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Pluto - The Roman God of the Underworld

In the pantheon, the Roman god Pluto is worshiped for many the many he attributes. Pluto is also referred to as the god of the dead. He is believed to be the master of the underworld and has a number of elaborate stories credited to his name.
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Pluto, also the name of a planet, has been revered for centuries as the Roman God of the Underworld. Originally he was honored as the God of Metals; however, in time, since metals were mined, he took on the attributes of the God of the Underworld. The name 'Pluto' is derived from the Greek word for wealth, 'Plοutos'. He is believed to be the lord of all the metals, jewels, and riches that lie under the surface of the Earth.
Pluto is the son of Saturn. He is believed to be one of the surviving children who escaped the wrath of Saturn, along with Neptune and Jupiter. Together, these three children of the ringed Saturn represented air, earth, and water. Mythology has it that the three brothers control the world. While Jupiter controls the sky, Neptune is in charge of the sea and Pluto rules the underworld.
The widely accepted myth mentions that Venus, with the intent of bringing love into Pluto's life, commanded her son Cupid to shoot an arrow at Pluto. At this time Proserpina was playing with some nymphs at the fountain of Arethusa, in Sicily, Italy. When she was collecting flowers, he emerged from the Etna volcano and abducted her to live with him in the underworld. This made Proserpina the Queen of the Underworld.
Proserpina's mother Ceres, searched for her daughter across the planet. All that she was able to trace was her belt floating upon a lake. Ceres' ire stemmed out in the form of a curse, wherein she stopped the growth of vegetation. With no fruits and vegetables, and dying plants, the curse of malediction witnessed the earth becoming cold and dark. Ceres not only refused to return to Mount Olympus, but also began making a desert out of the ground she covered in every step.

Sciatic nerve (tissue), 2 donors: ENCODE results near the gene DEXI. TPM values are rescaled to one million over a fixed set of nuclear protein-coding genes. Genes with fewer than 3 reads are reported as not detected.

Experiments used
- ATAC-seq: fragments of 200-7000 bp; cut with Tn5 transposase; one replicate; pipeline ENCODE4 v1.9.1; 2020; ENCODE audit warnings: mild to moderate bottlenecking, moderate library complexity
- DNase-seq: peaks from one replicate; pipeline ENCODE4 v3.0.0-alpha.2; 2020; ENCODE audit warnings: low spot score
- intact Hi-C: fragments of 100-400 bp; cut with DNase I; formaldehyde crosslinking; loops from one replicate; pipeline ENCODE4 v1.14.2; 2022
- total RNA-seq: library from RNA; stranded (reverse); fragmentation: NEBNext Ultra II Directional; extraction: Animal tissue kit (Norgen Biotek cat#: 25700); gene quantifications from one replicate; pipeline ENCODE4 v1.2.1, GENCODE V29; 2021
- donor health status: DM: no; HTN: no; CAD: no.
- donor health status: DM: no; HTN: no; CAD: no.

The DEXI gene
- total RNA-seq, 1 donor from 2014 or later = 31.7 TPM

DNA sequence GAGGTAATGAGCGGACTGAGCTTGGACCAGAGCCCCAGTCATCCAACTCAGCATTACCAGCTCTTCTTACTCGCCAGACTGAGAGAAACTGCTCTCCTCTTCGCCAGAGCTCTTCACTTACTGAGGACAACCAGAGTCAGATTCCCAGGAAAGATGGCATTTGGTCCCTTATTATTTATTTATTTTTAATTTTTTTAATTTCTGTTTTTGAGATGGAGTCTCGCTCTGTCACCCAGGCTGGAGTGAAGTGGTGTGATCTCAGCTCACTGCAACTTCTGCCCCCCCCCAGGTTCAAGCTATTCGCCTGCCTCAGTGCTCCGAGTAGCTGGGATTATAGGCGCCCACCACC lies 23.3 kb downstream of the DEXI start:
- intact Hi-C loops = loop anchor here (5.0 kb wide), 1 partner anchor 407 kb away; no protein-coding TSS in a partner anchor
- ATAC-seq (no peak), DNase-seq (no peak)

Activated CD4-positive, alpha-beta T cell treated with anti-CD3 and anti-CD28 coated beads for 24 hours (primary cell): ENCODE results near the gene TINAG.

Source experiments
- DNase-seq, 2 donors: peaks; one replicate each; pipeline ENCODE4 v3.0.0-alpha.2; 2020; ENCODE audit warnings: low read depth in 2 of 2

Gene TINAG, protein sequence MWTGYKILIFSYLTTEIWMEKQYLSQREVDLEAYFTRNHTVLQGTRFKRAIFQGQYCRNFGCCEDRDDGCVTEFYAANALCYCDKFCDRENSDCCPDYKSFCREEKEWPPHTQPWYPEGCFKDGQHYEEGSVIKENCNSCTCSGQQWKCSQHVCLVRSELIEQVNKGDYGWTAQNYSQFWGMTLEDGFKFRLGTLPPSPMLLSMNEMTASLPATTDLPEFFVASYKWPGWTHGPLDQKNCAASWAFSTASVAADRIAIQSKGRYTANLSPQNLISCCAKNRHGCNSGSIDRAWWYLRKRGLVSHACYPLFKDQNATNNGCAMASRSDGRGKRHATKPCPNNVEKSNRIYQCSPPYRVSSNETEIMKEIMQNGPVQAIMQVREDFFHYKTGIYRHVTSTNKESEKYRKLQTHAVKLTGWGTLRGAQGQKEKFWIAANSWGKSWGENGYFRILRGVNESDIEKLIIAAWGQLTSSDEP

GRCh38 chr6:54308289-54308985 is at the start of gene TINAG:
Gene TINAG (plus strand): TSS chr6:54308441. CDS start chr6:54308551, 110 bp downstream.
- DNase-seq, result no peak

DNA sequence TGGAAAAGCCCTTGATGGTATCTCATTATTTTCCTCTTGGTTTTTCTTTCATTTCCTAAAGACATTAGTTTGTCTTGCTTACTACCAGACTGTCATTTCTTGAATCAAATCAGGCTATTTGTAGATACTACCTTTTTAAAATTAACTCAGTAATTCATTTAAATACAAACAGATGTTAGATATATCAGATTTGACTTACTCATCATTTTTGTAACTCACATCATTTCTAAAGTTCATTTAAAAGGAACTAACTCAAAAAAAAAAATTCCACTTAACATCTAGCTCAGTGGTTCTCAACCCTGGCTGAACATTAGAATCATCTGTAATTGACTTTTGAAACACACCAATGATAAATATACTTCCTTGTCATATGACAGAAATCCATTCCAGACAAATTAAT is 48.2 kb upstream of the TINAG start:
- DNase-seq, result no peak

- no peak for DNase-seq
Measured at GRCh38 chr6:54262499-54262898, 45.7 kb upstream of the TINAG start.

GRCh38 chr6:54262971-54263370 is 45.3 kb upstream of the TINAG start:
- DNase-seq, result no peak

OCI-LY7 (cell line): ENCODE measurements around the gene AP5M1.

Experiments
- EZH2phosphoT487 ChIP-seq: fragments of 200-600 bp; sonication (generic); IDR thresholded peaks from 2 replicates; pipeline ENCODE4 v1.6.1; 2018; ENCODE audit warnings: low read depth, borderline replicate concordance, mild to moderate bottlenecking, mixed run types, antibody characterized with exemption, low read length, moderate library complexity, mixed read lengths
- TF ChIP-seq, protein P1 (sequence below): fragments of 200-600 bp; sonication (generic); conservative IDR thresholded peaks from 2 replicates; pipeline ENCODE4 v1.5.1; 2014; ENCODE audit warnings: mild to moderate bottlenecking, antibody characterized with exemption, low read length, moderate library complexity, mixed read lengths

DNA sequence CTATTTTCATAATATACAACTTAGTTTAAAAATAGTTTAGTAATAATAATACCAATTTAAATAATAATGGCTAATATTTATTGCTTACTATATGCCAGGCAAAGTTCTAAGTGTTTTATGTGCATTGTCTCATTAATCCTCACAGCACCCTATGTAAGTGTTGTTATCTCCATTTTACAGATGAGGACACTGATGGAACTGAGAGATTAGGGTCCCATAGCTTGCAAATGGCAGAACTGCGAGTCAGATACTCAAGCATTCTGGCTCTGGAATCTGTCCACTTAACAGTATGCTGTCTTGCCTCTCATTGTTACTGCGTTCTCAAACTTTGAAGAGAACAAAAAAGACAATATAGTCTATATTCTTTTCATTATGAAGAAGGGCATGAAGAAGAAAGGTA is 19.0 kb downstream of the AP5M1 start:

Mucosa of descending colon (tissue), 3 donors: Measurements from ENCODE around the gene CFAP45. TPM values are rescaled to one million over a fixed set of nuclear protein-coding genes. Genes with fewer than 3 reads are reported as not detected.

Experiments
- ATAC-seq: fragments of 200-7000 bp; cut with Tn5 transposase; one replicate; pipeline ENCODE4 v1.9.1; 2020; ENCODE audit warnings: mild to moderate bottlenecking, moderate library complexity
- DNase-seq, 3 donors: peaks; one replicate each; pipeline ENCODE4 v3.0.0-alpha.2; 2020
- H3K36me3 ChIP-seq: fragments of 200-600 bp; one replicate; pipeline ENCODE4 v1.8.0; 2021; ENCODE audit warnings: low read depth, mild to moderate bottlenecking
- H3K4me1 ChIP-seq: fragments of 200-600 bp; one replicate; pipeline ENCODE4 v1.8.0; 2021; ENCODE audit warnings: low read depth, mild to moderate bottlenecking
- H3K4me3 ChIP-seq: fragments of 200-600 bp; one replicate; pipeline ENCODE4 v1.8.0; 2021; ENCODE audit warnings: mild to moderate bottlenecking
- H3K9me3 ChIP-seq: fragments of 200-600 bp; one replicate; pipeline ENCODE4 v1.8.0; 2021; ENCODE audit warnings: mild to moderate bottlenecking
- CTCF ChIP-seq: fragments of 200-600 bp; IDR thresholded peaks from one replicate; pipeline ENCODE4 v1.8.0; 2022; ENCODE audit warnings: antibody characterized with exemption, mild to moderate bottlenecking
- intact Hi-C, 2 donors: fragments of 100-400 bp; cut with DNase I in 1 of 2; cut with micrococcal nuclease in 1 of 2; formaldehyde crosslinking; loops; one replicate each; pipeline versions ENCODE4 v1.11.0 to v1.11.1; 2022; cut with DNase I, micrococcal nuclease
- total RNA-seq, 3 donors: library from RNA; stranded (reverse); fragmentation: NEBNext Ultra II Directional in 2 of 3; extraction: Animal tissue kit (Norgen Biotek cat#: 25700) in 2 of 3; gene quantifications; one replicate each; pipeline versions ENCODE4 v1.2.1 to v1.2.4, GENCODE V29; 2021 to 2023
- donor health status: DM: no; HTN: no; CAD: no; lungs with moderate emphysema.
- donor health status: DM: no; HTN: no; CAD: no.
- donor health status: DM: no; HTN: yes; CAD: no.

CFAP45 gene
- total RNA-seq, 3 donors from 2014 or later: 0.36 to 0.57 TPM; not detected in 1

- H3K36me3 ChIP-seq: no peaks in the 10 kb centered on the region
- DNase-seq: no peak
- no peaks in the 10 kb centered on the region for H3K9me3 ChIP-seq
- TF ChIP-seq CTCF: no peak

Meanwhile, Proserpina remained Pluto's captive and wept incessantly. On the surface, people began dying of starvation and prayed to Jupiter (Proserpina's father and Pluto's brother) to rid them of the cursed situation. Jupiter ordered Mercury, the Messenger God to seek Pluto and ask him to free Proserpina. He had no choice but to obey the command of Jupiter, but by then, Proserpina had already consumed six pomegranate seeds.
Pluto's trickery worked and having tasted the fruit of the underworld, Proserpina now had to spend six months of the year underground and the remaining six months above the ground. When the time came for her daughter to surface, Ceres commanded the crops to grow and flowers to blossom. This came to be known as the spring season. Autumn and winter months are believed to be the time when Proserpina returns to the underworld.
Details about Pluto reveal that his realm is in fact the abode of the dead. Besides the underworld, Pluto is also associated with riches and Cerberus, the three-headed dog. His abode is described as misty and gloomy and is also referred to as Erebus. He is believed to be the master of the Inferi Dii, or the Roman demigods of the underworld. Hades has been described in Roman mythology as the land of five rivers; Acheron or the river of sorrow, Cocytus or the river of lamentation, Phlegethon or the river of fire, Lethe or the river of forgetfulness, and Styx or the river of hate. The river Styx is believed to separate the two worlds.
Hermes, Greek god of transitions, wood engraving, published 1878
Antique illustration of the god Jupiter
Roman Mythology - Ceres Goddess of agriculture
Roman God Cupid